Here are two poems I wrote recently. I haven't used my pen name "Meg Claudel" in years. Partly because I haven't been submitting work for publication. Partly because my writer identity is mixed with my identity as Peggy Simmons, Founding Director of Green Windows: Art of Interchange. But these two pieces have nothing to do with that role.
I hope you are writing and well. This is hard. And will end. But the world will not go back to how it was exactly. Meanwhile, I'm grateful for you and for your words.
This Is Not About…
By Meg Claudel
This is not about me.
It’s only me, here. A cat or two, spiders, oranges.
But this is not about me.
This is not about you.
Or you. Wherever you are. I will imagine you with cats and oranges.
Hopefully heat. Maybe someone to curl up on the couch with.
Hey babe, if you're sick, I’m sick.
This is not about your kids.
I miss your kids.
Adults are boring and there is only one here.
You wish we could trade. For an hour or two. Me too. We can’t.
This isn’t about us.
This isn’t about the planet either.
Because, frankly, the planet would be better off if several million of us were to leave.
So maybe this is about us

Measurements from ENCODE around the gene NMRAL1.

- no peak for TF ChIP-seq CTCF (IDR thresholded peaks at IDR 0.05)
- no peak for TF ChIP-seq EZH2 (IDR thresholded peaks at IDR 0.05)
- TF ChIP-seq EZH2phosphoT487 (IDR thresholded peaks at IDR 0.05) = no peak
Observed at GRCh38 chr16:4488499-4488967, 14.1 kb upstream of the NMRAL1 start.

Even if this isn’t about you or about me or about your kids.
Maybe it’s about the kids, including yours.
It might well be about the oranges.
In the dream my cats pulled me out of the creek before they left.
This isn’t about the cats, they will be fine.
This is about my mother.
And maybe your mother too.
The white cat Mom inherited when my sister when to college already left.
This is about my dad who has survived everything
Though comparatively has survived nothing.
This is maybe about your dad, too, or your grandad.
And, yes, maybe your kids.
This is about your kids because this is a short chapter of humanity.
And our next chapter, in which your kids are the protagonists
Where it is about them
Has a completely different setting than our last.
This is about money.
It is, don’t lie.
This is about privilege.